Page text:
I often wonder what catalyzed housing, an economic issue, into racial discourse.
Vancouver’s housing crisis has shadowed my entire life, affecting where I lived, how I lived and where I could live next. As a Chinese-Canadian youth, housing goes far beyond my physical living arrangements. It has profoundly affected my relationship with my heritage and identity as a racialized youth.
My parents arrived in Vancouver with next to nothing and worked for years to afford an apartment, a story similar to those of many Chinese-Canadian immigrants of their time. I was proud of this image of Chinese-Canadians.
But somehow, in my teenage years, the popular media discourse about Chinese foreign investors ruining the city managed to turn that pride on its head. Working-class Chinese immigrants had always been part of Vancouver’s history, but wealthier newcomers from Hong Kong and Taiwan in the 1980s and Mainland China in the new millennium captured a different kind of attention.
I often read comments on news articles about foreign investors that told people like me to go back to my country. But this is my country — I’ve got the baby-faced citizenship card to prove it. My parents tell me to brush it off: "it’s not directed at us, we’re not rich." While it’s true that my family and I haven’t contributed to the skyrocketing prices, it’s like we’ve been lumped together with all Asian-looking people.
The conversation around Chinese homebuyers is particularly dangerous because much of it is what my professor, Jackie Wong, calls, “casual racism.” For example, when a Chinese kid moves into a wealthy neighbourhood, it’s automatically assumed that mom is a mansion-wife and dad works in China, avoiding Canadian income tax. There are no direct racial slurs, but it’s harder to combat implied hostility.
I’m ashamed to admit that at one point I too blamed foreign investors. It was easy to blame them because my family suffered from the housing crisis just as much as most Vancouverites. For 10 years, we’d spend our weekends driving to Coquitlam to look at open houses, and for 10 years I lived in fear of moving away from my friends.
In high school, my Canadian-born-Chinese friends and I would joke about the Chinese international students — even though most of us were friends — in order to dissociate ourselves from them. I felt guilty for reinforcing the stigma, but feared that if I didn’t openly renounce my culture, I’d be targeted as well.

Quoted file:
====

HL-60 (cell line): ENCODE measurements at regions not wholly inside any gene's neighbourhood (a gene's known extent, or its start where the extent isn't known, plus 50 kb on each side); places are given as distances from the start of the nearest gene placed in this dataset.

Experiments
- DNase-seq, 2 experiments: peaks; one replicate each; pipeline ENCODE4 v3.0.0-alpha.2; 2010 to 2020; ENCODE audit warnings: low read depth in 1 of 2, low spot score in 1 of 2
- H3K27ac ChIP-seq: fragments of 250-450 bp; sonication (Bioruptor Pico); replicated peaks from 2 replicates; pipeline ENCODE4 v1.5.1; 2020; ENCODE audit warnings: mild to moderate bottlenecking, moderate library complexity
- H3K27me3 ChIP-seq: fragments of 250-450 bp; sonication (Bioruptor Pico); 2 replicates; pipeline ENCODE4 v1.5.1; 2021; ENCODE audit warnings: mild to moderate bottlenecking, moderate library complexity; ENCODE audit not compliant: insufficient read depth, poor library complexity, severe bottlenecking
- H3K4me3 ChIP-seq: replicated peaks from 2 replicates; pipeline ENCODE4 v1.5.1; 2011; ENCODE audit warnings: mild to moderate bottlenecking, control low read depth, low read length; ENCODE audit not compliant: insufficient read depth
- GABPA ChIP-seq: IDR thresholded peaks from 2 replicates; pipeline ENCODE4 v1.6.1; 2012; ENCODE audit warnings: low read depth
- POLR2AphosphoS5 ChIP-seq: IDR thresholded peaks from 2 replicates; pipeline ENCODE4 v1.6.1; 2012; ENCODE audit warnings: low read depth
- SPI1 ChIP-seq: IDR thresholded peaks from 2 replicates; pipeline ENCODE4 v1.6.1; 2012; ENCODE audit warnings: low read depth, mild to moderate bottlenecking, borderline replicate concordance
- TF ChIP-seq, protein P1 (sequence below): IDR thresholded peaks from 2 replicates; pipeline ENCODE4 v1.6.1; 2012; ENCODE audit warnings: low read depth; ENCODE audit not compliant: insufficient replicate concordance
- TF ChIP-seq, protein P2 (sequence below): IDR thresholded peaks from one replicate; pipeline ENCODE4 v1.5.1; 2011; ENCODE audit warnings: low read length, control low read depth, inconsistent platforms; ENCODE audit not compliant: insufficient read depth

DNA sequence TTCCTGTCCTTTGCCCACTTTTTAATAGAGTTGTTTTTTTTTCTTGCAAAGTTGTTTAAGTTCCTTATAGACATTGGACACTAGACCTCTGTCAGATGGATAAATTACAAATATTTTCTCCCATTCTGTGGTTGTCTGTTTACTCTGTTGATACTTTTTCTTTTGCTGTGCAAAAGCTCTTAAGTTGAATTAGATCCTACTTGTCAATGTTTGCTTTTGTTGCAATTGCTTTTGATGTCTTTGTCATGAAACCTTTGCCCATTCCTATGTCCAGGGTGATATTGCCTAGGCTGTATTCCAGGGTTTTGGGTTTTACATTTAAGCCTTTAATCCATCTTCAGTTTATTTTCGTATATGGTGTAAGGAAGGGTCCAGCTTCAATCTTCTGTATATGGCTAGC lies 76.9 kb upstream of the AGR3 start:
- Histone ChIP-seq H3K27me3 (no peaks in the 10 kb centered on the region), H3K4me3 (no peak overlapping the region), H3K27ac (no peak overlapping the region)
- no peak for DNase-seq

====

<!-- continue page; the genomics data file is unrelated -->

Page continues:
I was living in two worlds, and one world was constantly repressed.
Chinese-Canadians suffer not only because Chinese foreign investors are blamed for the housing crisis, but also because of the tensions manifest in conflicting values and expectations within Chinese culture. I won’t be able to afford a house in the current market. No problem: renting is always an option, right? Well in Chinese culture, owning property is a sign of success, since owning property under the communist regime was considered a luxury.
I’m fortunate that my parents understand my predicament, but my relatives back in China are less aware. It’s difficult enough that Chinese parents take pleasure in comparing their children — my aunts and uncles love to brag about my cousins over the phone — but there is added self-pressure to achieve these unattainable housing goals in order to be considered a successful woman and filial daughter by my Chinese relatives.
I’d like to think that I’ve developed a thicker skin over the years, mainly by eating my parent’s dumplings while convincing myself that living at home has its perks. However, it saddens me that we can take an issue like housing and turn it into a problem of race, and I wonder if it’s affected other Chinese-Canadian youth the way it has affected me.
Sometimes, when I feel myself slipping down the rabbit-hole of sensational headlines, I find it helps to reconstruct the narrative to focus on the underlying structure of the system itself.
I’m Chinese-Canadian. The fact that we have an international capitalist market structure means we are vulnerable to foreign investments. Why should the colour of my skin matter?
Read more: Rights + Justice, Housing, Municipal Politics
Tyee Commenting Guidelines
Comments that violate guidelines risk being deleted, and violations may result in a temporary or permanent user ban. Maintain the spirit of good conversation to stay in the discussion.
*Please note The Tyee is not a forum for spreading misinformation about COVID-19, denying its existence or minimizing its risk to public health.